Lyoto Machida Justifiably Upset With Daniel Cormier's Plans to Cut in Line For UFC Title Shot

By Andy Toth
lyoto machida
Jayne Kamin-Oncea-USA Today Sports

Daniel Cormier, the longtime training partner to UFC Heavyweight champion Cain Velasquez, has made it clear that he intends to drop to light-heavyweight with a victory over Roy “Big Country” Nelson at UFC 166. Not only does he plan to make the cut, he intends to fight light-heavyweight champion Jon Jones immediately for the title.

Lyoto “The Dragon” Machida has a much-warranted complaint, and had the following to say about the matter at a media call on Thursday:

“I believe that there’s a ranking and it should be followed. There are a lot of guys in line right now in the weight class to fight for a title. I’ve been waiting in line. There’s Glover Teixeira, there’s Phil Davis, so there’s a lot of guys in there in the mix.”

“If he’s going to move down to 205, he’s going to need to put a couple of fights in, or at least have a significant win in a big fight. I don’t think it’s right for him to just come in and cut the line. I think he’s going to have to show that he deserves that title shot.”

The Dragon is justifiably upset, and is only stating the facts. Not only are there legitimate contenders already in line at 205, but Cormier has yet to even face elite-level competition in the UFC. Frank Mir and “Big Country” Nelson are certainly tough opponents with a lot of experience, but they are definitely not the cream of the crop. A win over Nelson should not propel Cormier into title contention in either division.

To be fair, Cormier is a great wrestler with solid striking, and he has looked phenomenal at heavyweight. He is undefeated and has a skill set that could make him a viable threat to Jones. Unfortunately for him, it remains to be seen if the slightly-pudgy collegiate wrestler can even make the 205 limit, let alone compete with the very best light-heavyweights following such a dramatic weight cut.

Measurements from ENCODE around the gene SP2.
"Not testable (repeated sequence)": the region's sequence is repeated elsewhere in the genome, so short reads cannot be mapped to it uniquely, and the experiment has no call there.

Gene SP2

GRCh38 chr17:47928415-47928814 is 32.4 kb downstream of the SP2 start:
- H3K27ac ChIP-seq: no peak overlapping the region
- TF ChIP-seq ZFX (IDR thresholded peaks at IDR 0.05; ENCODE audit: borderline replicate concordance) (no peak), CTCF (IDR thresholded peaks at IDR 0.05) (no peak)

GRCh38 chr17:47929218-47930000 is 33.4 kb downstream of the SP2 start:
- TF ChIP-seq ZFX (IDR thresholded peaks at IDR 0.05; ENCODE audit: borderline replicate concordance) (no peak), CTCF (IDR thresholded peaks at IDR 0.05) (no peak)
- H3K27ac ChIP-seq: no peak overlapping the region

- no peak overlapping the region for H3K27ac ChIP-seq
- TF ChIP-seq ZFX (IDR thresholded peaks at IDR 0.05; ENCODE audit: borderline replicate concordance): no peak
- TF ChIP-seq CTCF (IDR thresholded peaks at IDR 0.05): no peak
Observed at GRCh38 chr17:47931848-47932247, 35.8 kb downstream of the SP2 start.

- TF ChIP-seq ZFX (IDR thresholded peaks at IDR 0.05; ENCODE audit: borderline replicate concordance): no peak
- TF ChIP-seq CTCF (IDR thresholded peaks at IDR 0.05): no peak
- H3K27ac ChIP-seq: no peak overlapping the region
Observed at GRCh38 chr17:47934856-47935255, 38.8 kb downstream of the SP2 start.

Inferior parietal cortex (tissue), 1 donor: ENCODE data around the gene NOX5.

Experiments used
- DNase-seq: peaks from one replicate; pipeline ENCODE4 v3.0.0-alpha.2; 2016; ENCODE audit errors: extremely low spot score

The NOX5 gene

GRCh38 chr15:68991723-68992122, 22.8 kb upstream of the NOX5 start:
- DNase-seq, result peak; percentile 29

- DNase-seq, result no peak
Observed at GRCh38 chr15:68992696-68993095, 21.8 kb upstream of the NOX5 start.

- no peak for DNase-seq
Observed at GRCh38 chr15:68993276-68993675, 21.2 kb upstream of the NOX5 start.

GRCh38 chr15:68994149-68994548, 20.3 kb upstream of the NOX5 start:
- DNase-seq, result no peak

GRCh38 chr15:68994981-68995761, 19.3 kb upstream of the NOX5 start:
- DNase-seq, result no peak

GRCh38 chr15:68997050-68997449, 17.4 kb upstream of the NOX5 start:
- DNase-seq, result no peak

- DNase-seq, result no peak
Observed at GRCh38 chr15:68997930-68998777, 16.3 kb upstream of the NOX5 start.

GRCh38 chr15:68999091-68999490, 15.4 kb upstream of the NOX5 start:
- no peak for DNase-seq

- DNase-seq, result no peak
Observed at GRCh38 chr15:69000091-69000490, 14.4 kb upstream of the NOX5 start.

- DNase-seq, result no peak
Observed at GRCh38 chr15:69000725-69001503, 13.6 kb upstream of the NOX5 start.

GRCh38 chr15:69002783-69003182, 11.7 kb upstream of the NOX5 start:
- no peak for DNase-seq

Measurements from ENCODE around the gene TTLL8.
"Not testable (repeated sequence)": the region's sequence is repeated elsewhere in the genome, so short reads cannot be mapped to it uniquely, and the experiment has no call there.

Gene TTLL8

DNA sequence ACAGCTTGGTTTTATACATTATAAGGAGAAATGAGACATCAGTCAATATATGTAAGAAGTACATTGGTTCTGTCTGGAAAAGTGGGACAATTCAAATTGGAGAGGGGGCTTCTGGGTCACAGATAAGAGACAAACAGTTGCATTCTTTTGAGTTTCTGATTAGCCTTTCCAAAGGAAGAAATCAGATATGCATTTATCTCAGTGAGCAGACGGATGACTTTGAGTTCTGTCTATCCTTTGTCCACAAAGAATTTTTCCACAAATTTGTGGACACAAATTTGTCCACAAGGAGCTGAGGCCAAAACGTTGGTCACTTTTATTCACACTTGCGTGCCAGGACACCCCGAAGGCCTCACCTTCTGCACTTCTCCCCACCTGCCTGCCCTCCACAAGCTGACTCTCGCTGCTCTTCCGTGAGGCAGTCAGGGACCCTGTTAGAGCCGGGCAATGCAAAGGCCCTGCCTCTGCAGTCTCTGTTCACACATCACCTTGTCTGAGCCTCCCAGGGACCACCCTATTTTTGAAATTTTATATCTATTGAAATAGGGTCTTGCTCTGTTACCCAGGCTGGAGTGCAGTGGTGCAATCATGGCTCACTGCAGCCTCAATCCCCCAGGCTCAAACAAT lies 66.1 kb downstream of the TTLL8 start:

A younger Cormier was not able to make the weight cut down to 211.5 pounds for the Olympic Games in 2008 without risk of kidney failure. Are we really expected to believe that he is slimmer and more fit now than when he was primed to represent the U.S. in freestyle wrestling at the Olympics? He would likely have to lose muscle mass to make a desperate, debilitating cut to 205.

Even still, the UFC would be insane to take the risk that Cormier could miss weight for a title fight, potentially losing millions in promotional spending.

Cormier’s refusal to fight his friend and teammate Velasquez has put the man in a tough spot – we get that. The talented wrestler surely dreams to be a UFC champion, but calling out the champion in a lower division without a top win isn’t the way to get your foot in the door.

He needs to challenge a top light-heavyweight contender and get a significant win over a high-caliber opponent and earn his rite of passage. And for his own sake, don’t get Machida upset. He wants to get matched up against someone he can actually beat.

Andy Toth is a MMA Writer for Follow him on Twitter @AndyToth5, “Like” him on Facebook or add him to your network on Google

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